While Google's market capitalization tanks and the company launches its first wave of cost-cutting, CEO Eric Schmidt is devoting much of his public-speaking time to pressing for green-energy stimulus plans and discussing the auto industry bailout. This is because he is getting ready to take a position in the Obama Administration.
Microsoft MSN U.K. Debuts Video Site for Unsigned Artists
MSN site in the U.K. has launched a new feature that allows independent artists upload their music videos for viewing by the site's 5.4 million unique monthly visitors. The MSN Unsigned site, which also features a music podcast and articles on the music industry, will be accessible only to U.K. residents.
Newspaper ad revenue fell almost $2 billion in the third quarter for a record 18.1% decline, according to new statistics from the Newspaper Association of America. What's worse, newspapers' online ad revenue fell for the second quarter in a row.
Mathew Ingram discusses the pros and cons of using Twitter as a source of News
We're pleased to present our list of The Biggest Losers: 20 global moguls who have gotten creamed in the recent economic collapse. Gates, Dell, Jobs, Brin, Page, Redstone and more
3.6 percent of those visiting CNET in October used Chrome, up from 1 percent in September, when Google launched Chrome.
Google has clearly managed to get around the SEC's requirement that it publicly disclose layoffs by classifying close to 30% of its workforce as contract workers. According to SEC documents, Google has 20,123 employees, but Web Guild claims the actual number is closer to 30,000. By under-reporting actual employee headcount, Google ends up looking better to Wall Street. As Web Guild says, "A low headcount gives the illusion that productivity per employee is more than it actually is, which in turn looks good in the eyes of Google shareholders which is ultimately good for Google's stock in the short term."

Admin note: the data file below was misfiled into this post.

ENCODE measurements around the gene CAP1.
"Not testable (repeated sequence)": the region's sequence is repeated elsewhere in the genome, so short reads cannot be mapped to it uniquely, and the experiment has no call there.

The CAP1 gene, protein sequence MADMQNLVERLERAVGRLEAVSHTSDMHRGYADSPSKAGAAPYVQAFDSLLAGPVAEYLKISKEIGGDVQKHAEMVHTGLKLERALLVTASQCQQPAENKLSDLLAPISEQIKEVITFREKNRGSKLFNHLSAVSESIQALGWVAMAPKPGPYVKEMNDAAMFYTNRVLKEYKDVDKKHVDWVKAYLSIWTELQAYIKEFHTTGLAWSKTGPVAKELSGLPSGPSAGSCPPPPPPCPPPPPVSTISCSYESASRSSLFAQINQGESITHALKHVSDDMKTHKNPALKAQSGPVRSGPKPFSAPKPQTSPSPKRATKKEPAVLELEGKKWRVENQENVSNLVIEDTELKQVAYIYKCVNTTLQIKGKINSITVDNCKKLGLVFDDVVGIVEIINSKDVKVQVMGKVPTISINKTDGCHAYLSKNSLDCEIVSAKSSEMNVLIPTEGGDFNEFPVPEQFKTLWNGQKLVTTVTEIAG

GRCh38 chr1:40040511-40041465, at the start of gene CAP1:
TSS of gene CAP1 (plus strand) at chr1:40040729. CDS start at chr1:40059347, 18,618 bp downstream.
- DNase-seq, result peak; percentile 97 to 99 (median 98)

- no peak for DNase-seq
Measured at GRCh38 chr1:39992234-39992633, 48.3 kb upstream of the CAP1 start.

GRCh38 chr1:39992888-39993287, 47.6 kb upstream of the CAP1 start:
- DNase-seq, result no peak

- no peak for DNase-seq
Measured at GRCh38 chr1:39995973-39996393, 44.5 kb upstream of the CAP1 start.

Craig Newmark, founder of Craigslist, the online bane of all newspaper classified sections, sees a promising new phase for news media. He believes that people want a few sources of national news overall and then a lot of sources for very local information and assistance. "Now and then we do care about really big issues, but we also need to see the hyper-local stuff, and I think that's the way many newspapers are going to survive," he says. Readers care about what's happening around them because they all live in communities, and "in our culture now, we feel frequently isolated from those around us." He says that local papers in the future may also serve as a home for community organizers, a new and evolving role for newspaper staffers who blog, host discussions and are engaged with people in the community. Advertising and sponsorships would come from ma and pa shops. "They need to get readers' attention, and that's a matter for display ads, not classifieds. Craigslist is classifieds."
J&J Caved to a Vocal Flash Mob, but Did It Hurt Its Relationship With a Larger Audience? At first glance, it looks like Johnson & Johnson's Motrin was chastened by the power of social media when it yanked a Motrin ad campaign pilloried by mommy bloggers on YouTube and Twitter. But as it turns out, J&J might have been a tad hasty in pulling down its ad. In doing so, it bowed to a vocal flash mob that represents a tiny fraction of moms, and Twitter, which itself attracts about 0.15% of the world's internet users each day.